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Are inline 4's naturally balanced engines? I know the flat 4... or any horizontally opposed engine is naturally balanced at all rpms, as is the inline 6... I remember reading some article about it.

...inline 6's are smooth too, but they do require a counter balanced crankshaft... (im not sure if the Flat engines need that) I don't like V6's either... they aren't too smooth unless they have counter balancing shafts and stuff... too complicated for me.

Another thing is the flat 4's have an awesome sound... inline 6's have a good clean sound,... inline 4s... sound like they're gonna die... and V8's and V12's just rumble real nice.

EDIT: This is a portion of post from the DSM thread in WRX vs. the World.
 

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Inline fours (I4) are not inherently balanced like the flat-four (F4) is. In fact, I4s are the worst motors for noise, vibration, and harshness (NVH). These are most commonly taken care of with a counter-rotating balancing shaft that cancels harmonic inbalances. I wouldn't try to pump up a four-cylinder without a balancing shaft.

On the other hand, horizontally opposed (flat) engines are completely balanced by design. They are the smoothest engines PERIOD

-Jim
 

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Discussion Starter · #3 ·
Well, considering a new Lancer Evo 7 runs 0-60 in 5.0 flat (according to some magazine) but it does the 1/4 in 12.5 thats faster than a ferrari F360 (12.8 in the same magazine)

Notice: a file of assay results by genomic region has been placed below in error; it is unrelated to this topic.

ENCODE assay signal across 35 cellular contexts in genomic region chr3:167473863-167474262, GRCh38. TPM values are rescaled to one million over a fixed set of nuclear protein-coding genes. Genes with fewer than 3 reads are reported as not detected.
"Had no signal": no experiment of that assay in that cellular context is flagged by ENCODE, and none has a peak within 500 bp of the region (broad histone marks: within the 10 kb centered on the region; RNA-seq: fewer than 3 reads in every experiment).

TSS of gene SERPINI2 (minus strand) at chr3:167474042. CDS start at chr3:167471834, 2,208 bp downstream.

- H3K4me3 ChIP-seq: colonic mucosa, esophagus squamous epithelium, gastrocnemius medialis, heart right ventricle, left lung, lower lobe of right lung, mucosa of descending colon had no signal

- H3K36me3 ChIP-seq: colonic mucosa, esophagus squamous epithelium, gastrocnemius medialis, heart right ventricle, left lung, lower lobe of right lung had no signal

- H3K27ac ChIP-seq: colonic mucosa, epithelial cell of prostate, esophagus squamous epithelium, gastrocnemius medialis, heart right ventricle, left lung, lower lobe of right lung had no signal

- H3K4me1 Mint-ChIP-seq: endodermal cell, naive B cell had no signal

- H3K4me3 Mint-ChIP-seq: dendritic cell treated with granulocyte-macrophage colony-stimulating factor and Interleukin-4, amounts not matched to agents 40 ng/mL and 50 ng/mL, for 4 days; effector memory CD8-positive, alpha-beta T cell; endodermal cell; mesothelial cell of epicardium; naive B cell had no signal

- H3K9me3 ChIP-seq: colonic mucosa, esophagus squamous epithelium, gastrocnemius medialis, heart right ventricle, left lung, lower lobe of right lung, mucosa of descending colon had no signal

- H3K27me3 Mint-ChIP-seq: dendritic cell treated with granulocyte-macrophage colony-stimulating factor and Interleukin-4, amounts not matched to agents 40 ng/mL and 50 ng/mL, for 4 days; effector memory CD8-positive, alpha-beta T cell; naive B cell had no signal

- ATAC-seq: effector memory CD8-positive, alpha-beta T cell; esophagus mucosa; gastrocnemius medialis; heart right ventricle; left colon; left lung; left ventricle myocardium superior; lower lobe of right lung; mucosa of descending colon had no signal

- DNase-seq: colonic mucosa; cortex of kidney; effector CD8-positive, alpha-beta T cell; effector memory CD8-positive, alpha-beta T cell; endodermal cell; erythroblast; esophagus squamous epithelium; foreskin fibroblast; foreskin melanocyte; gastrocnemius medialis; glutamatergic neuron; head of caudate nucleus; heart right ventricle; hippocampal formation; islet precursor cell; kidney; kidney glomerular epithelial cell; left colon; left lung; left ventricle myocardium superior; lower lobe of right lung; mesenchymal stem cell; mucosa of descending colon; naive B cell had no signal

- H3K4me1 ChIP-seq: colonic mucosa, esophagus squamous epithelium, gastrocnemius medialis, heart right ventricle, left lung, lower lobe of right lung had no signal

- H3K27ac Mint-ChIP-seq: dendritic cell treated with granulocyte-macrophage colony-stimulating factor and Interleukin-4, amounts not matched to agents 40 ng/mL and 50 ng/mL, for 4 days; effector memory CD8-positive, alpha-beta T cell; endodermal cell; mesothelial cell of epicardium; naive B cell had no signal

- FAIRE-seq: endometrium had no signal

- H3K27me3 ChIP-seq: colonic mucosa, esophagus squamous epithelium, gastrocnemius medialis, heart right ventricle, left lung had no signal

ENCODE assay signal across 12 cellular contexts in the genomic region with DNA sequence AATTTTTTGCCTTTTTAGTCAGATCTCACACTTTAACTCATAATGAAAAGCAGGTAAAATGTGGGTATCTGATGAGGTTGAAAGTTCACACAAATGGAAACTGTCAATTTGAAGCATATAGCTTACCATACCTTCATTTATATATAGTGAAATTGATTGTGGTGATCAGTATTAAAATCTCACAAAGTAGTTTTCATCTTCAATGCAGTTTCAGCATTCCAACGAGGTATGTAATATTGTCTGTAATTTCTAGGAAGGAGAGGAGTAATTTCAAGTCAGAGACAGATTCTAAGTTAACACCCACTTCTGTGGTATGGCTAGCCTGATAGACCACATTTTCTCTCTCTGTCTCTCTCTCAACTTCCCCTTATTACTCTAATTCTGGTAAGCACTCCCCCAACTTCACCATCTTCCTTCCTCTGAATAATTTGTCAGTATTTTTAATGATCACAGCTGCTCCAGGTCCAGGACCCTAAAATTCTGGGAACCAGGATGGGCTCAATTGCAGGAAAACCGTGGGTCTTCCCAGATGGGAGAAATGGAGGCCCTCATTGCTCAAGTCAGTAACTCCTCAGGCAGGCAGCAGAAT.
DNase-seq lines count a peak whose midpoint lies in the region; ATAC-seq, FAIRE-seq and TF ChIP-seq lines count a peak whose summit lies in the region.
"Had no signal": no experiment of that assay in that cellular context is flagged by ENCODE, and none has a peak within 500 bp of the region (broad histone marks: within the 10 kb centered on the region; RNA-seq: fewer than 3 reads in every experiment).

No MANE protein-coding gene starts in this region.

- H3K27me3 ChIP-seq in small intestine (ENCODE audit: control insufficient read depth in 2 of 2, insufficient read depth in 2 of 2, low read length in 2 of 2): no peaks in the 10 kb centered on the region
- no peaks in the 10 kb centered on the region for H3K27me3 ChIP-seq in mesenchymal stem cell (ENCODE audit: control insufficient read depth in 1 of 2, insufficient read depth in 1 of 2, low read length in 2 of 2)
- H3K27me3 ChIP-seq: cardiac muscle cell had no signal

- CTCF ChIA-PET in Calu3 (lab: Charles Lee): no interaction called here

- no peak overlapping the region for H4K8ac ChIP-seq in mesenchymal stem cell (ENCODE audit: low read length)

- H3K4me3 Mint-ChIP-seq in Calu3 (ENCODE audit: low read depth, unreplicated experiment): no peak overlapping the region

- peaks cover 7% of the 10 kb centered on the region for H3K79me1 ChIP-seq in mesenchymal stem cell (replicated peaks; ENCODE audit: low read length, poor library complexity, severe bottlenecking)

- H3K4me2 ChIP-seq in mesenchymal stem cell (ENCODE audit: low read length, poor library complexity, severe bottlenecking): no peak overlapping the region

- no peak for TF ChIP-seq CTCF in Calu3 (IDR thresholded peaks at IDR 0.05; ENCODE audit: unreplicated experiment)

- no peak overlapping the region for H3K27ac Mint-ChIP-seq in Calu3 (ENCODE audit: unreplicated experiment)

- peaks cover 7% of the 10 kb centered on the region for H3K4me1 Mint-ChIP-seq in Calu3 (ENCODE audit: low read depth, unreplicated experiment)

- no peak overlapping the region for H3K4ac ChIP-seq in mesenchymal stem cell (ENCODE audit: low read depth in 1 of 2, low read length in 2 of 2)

Thats freakin fast.... I hope the STI is that fast.

I also think I would rather get the STI than the Evo b/c of the horizontally opposed engine... it seems as though it would be safer at higher rpms... especially b/c of the short stroke.
 

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Advantages to a H4 Engine?

Hope this isn't a repeat, if so I am sorry. Why a Horizontally Opposed Engine? What are the advantages? If there are great advantages then why not see more Boxster-Style engines in other cars?

-- Rich

EDIT: Rich, I'm sure it's a repeat, but I can't find the thread either.
I split a DSM topic the went way off track and merged it with your question.
 

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Flat engines give better midrange punch in terms of power distribution. In the Suby's case, the center of gravity is lower as well. Boxers can be found of Subies, Porsches(which Subaru used to use as an advertisement-same config), various touring motorcycles, etc etc. Also, the boxer does not need counterbalancing on the crankshaft. There are various reasons why we don't see more boxers in my opinion, such include: the cost to have two separate heads as opposed to an inline, servicing is a little trickier just do to spacial arrangement, etc
 

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Yea, I suspect cost is the primary reason as that seems to govern just about everything. I do like that boxer engine, though!:cool: I think the lower center of gravity and no need for counterbalancing are huge benefits and, IMO, are well worth any cost difference.
 

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DannyM5,

All engines require "crankshaft balancers." These are the flat, round parts of the crank that are one each side on the connecting rods. They offset the momentum of the pistons as they move up and down.

You will notice that these are very small on the flat four compared to other engines. This is because of the horizonatlly opposed design and light weight rods and piston. These facotrs allow for a lighter crank which is very, very good. Anything that rotates in a power train should be light, and carries it's weight as close to the center of rotation as possible. Less torque will be required to accelerate a member with these characteristics.

-Jim
 
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